Overcoming Fear of Failure for a Chance at Success

Overcoming Fear of Failure for a Chance at Success

Our mindset and the way in which we think affects how we think. The celebrated psychologist Carol Dweck has written about mindset in her research surrounding motivation, personality and development. Her writings are included in her book, Mindset: The New Psychology of Success.

Before Dweck’s research, which shows how important it is to emphasize mindset, such potential developments in a girl’s brainpower and outlook seemed like wishful thinking. But that thinking has begun to change. The sooner the growth mindset process starts, the more likely it is that a girl will acquire and absorb this life-altering message and do what she can to make herself smarter.

VentureLab’s success in helping even the youngest students understand and engage with entrepreneurial concepts is clear evidence of the feasibility of teaching complex concepts to girls of any age, as long as you take the proper approach.

I think we should start teaching entrepreneurial concepts to children when they’re 5 years old, which is what we do at VentureLab. This is an important developmental time for children. They are forming new synapses at rapid rates. Studies show that kids have an amazing capacity to learn, and the brain’s plasticity and ability to soak up and understand information is at its highest level then.

From ages 1-3 a child’s brain develops as she sees, hears, tastes, smells and touches. Every time a child has a sensory experience with her environment, she will develop a new neural connection in her brain. This is why encouraging curiosity in girls is crucial to their brain development. Home science experiments, wilderness walks, baking, building and mechanics are all great ways to expose girls to new experiences that develop numerous and varied neural pathways.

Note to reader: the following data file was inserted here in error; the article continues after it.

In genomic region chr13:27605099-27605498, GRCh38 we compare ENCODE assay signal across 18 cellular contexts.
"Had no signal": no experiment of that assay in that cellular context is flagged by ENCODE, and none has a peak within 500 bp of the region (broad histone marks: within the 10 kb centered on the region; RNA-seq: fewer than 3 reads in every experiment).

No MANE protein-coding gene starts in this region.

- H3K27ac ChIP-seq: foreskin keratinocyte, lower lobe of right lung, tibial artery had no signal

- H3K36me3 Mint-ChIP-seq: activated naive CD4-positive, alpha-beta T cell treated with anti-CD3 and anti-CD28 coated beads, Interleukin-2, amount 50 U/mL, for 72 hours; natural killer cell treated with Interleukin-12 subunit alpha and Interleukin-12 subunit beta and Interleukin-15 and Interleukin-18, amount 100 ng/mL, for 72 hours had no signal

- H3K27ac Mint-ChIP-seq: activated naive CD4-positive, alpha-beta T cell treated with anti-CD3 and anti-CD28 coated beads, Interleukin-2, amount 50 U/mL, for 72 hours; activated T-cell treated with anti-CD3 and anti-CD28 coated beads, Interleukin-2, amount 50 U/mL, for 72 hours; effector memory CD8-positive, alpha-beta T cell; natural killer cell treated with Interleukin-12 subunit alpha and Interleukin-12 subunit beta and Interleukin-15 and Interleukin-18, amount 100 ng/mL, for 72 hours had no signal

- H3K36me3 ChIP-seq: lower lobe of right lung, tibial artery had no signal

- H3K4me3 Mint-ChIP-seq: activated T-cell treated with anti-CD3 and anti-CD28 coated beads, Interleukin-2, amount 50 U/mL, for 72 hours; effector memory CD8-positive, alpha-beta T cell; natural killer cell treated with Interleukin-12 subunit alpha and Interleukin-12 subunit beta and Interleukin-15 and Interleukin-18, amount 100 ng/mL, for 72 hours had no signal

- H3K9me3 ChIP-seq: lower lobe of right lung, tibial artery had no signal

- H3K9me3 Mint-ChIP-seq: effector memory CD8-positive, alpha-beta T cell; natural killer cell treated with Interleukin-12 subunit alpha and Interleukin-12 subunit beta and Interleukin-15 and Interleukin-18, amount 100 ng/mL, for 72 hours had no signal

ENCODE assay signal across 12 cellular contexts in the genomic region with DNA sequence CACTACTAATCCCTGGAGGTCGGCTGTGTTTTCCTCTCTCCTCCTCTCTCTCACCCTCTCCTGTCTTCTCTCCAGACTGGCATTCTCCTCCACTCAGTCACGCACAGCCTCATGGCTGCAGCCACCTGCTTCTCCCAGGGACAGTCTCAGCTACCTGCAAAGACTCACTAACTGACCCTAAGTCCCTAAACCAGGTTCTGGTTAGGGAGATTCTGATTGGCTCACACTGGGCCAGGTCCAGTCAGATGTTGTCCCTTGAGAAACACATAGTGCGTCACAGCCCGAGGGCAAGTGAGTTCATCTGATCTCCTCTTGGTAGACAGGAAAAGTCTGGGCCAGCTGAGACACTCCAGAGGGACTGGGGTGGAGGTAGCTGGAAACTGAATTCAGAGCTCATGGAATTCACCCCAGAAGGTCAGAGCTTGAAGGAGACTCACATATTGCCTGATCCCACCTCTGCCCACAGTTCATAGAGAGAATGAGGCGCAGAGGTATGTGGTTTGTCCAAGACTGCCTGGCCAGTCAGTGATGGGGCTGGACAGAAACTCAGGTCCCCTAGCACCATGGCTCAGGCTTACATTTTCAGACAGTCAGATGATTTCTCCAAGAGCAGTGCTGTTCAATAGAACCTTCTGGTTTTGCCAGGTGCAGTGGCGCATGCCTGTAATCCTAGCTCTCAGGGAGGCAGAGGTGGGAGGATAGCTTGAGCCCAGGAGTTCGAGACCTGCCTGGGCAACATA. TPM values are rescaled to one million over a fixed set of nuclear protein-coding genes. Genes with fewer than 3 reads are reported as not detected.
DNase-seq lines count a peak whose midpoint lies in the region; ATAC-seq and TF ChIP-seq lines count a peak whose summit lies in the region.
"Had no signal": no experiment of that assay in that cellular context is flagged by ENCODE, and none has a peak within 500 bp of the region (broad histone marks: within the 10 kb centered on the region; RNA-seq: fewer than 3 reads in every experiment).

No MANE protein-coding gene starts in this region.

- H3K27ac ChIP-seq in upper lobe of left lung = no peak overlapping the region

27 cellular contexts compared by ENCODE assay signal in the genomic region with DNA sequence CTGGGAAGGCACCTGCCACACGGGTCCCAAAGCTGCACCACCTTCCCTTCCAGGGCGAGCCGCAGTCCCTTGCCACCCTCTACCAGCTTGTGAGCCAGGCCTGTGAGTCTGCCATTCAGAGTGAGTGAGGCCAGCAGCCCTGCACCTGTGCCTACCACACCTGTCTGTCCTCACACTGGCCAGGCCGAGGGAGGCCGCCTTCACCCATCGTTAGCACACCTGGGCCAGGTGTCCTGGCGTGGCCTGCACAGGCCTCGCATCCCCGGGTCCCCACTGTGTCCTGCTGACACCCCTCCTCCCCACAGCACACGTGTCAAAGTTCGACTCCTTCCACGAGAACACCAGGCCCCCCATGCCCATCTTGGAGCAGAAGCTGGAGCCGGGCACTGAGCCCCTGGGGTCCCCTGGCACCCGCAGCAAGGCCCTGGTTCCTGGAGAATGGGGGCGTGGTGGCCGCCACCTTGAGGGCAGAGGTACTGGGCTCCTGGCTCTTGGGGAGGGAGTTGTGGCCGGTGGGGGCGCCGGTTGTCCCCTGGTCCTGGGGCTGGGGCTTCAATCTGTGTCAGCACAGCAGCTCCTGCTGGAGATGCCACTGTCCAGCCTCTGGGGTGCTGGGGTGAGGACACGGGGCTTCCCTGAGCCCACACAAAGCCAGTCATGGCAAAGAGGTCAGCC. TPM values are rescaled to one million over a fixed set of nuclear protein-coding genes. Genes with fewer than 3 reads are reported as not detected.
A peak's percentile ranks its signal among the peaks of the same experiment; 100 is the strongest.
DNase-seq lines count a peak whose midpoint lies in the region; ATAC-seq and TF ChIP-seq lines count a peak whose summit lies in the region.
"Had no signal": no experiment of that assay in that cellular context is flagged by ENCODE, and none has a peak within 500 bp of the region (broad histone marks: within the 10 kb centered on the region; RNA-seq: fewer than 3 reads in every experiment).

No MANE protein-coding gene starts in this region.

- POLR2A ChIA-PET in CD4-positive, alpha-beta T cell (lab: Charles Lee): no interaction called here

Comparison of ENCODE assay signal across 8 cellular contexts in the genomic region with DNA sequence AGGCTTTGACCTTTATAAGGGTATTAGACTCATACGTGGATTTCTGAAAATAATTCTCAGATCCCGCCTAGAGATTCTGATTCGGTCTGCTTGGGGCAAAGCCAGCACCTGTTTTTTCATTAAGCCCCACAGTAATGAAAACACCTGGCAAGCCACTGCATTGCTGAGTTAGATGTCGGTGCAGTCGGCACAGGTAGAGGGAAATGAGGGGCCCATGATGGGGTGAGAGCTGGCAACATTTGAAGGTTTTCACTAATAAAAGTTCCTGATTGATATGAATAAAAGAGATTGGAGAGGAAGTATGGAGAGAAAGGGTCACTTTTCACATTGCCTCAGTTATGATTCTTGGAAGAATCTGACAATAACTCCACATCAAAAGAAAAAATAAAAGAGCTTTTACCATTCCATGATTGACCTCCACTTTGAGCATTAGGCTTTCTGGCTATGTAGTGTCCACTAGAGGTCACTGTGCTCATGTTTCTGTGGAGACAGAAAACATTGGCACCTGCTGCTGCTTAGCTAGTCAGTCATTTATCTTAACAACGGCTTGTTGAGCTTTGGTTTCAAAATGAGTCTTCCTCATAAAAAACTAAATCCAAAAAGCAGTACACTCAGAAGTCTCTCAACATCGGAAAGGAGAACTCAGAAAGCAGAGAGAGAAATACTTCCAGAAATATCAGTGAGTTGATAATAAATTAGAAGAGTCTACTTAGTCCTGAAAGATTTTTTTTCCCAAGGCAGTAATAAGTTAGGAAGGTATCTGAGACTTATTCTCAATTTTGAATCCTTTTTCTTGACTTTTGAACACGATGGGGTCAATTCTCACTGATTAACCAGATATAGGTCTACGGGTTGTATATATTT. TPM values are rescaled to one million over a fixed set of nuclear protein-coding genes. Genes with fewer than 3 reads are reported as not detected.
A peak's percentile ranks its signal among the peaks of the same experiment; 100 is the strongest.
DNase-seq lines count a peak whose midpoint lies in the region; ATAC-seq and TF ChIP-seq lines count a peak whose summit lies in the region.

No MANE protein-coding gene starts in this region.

Kids learn to read and write at the age of 5, which is why it’s also a great time to build strong neural connections by exposing girls to problems that don’t have simple solutions.

These are problems that make girls think and develop hypotheses, which they have to test with market research. It is an experience that will make a longer-lasting impression for them later in life—instilling in them a sense of confidence, a sense that they can tackle large problems and turn their ideas into reality. Today’s education system tends to indoctrinate in girls a fear of failure, but we want girls to keep their creativity ways, to be open to trying new things, and to be aware of opportunities around them.

At VentureLab, we incorporate this message in our work with the very youngest children, between the ages of 4 and 5. Little girls have the power to stretch their brains, grow their neural pathways, sharpen their minds, and become smarter. They get this, they accept it, and to them, it is no longer news. It is fact. And this fact becomes a tool in their growth.

In my next post, I will explore what happens to girls who go on to study in the fields known as STEAM—science, technology, engineering, art, and math—versus those who don’t. In the meantime, I’d love to hear from you about your own experiences in learning about entrepreneurialism, and whether you’ve begun to show the girls in your life how to be open to trying new things. What happened? Thank you for sharing.

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